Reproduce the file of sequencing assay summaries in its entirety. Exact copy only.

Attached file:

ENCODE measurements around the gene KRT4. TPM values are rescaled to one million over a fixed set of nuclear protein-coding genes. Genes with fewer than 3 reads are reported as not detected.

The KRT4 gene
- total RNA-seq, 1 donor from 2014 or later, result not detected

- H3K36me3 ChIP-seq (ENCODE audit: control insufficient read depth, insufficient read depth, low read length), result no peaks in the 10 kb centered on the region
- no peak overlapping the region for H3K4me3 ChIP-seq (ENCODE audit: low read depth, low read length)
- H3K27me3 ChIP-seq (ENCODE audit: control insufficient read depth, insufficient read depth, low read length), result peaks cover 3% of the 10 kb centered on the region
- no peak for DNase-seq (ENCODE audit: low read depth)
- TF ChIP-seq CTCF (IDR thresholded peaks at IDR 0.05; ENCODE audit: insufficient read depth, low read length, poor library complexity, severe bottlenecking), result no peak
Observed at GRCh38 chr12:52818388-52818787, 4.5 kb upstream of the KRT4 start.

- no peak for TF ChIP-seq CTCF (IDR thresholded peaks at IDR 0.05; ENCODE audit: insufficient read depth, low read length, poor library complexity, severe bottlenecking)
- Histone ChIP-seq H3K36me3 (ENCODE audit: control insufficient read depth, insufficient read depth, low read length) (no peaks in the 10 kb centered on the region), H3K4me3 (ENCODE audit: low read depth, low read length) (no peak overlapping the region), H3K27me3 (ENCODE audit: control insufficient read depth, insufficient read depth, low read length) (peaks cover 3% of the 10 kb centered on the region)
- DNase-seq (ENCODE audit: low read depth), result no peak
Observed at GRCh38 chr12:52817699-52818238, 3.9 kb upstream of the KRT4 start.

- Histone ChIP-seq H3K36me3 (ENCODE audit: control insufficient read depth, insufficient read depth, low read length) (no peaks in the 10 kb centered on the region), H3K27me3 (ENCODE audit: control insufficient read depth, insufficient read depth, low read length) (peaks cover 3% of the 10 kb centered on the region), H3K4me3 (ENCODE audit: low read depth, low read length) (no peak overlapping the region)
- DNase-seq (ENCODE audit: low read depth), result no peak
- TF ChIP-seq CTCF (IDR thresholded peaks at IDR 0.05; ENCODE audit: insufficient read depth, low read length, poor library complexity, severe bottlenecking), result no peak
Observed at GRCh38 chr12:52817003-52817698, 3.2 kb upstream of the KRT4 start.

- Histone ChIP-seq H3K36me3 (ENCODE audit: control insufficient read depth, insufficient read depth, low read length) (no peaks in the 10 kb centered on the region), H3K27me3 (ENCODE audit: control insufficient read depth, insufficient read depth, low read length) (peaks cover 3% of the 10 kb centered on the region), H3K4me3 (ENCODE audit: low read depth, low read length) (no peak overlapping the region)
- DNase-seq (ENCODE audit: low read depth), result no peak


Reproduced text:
ENCODE measurements around the gene KRT4. TPM values are rescaled to one million over a fixed set of nuclear protein-coding genes. Genes with fewer than 3 reads are reported as not detected.

The KRT4 gene
- total RNA-seq, 1 donor from 2014 or later, result not detected

- H3K36me3 ChIP-seq (ENCODE audit: control insufficient read depth, insufficient read depth, low read length), result no peaks in the 10 kb centered on the region
- no peak overlapping the region for H3K4me3 ChIP-seq (ENCODE audit: low read depth, low read length)
- H3K27me3 ChIP-seq (ENCODE audit: control insufficient read depth, insufficient read depth, low read length), result peaks cover 3% of the 10 kb centered on the region
- no peak for DNase-seq (ENCODE audit: low read depth)
- TF ChIP-seq CTCF (IDR thresholded peaks at IDR 0.05; ENCODE audit: insufficient read depth, low read length, poor library complexity, severe bottlenecking), result no peak
Observed at GRCh38 chr12:52818388-52818787, 4.5 kb upstream of the KRT4 start.

- no peak for TF ChIP-seq CTCF (IDR thresholded peaks at IDR 0.05; ENCODE audit: insufficient read depth, low read length, poor library complexity, severe bottlenecking)
- Histone ChIP-seq H3K36me3 (ENCODE audit: control insufficient read depth, insufficient read depth, low read length) (no peaks in the 10 kb centered on the region), H3K4me3 (ENCODE audit: low read depth, low read length) (no peak overlapping the region), H3K27me3 (ENCODE audit: control insufficient read depth, insufficient read depth, low read length) (peaks cover 3% of the 10 kb centered on the region)
- DNase-seq (ENCODE audit: low read depth), result no peak
Observed at GRCh38 chr12:52817699-52818238, 3.9 kb upstream of the KRT4 start.

- Histone ChIP-seq H3K36me3 (ENCODE audit: control insufficient read depth, insufficient read depth, low read length) (no peaks in the 10 kb centered on the region), H3K27me3 (ENCODE audit: control insufficient read depth, insufficient read depth, low read length) (peaks cover 3% of the 10 kb centered on the region), H3K4me3 (ENCODE audit: low read depth, low read length) (no peak overlapping the region)
- DNase-seq (ENCODE audit: low read depth), result no peak
- TF ChIP-seq CTCF (IDR thresholded peaks at IDR 0.05; ENCODE audit: insufficient read depth, low read length, poor library complexity, severe bottlenecking), result no peak
Observed at GRCh38 chr12:52817003-52817698, 3.2 kb upstream of the KRT4 start.

- Histone ChIP-seq H3K36me3 (ENCODE audit: control insufficient read depth, insufficient read depth, low read length) (no peaks in the 10 kb centered on the region), H3K27me3 (ENCODE audit: control insufficient read depth, insufficient read depth, low read length) (peaks cover 3% of the 10 kb centered on the region), H3K4me3 (ENCODE audit: low read depth, low read length) (no peak overlapping the region)
- DNase-seq (ENCODE audit: low read depth), result no peak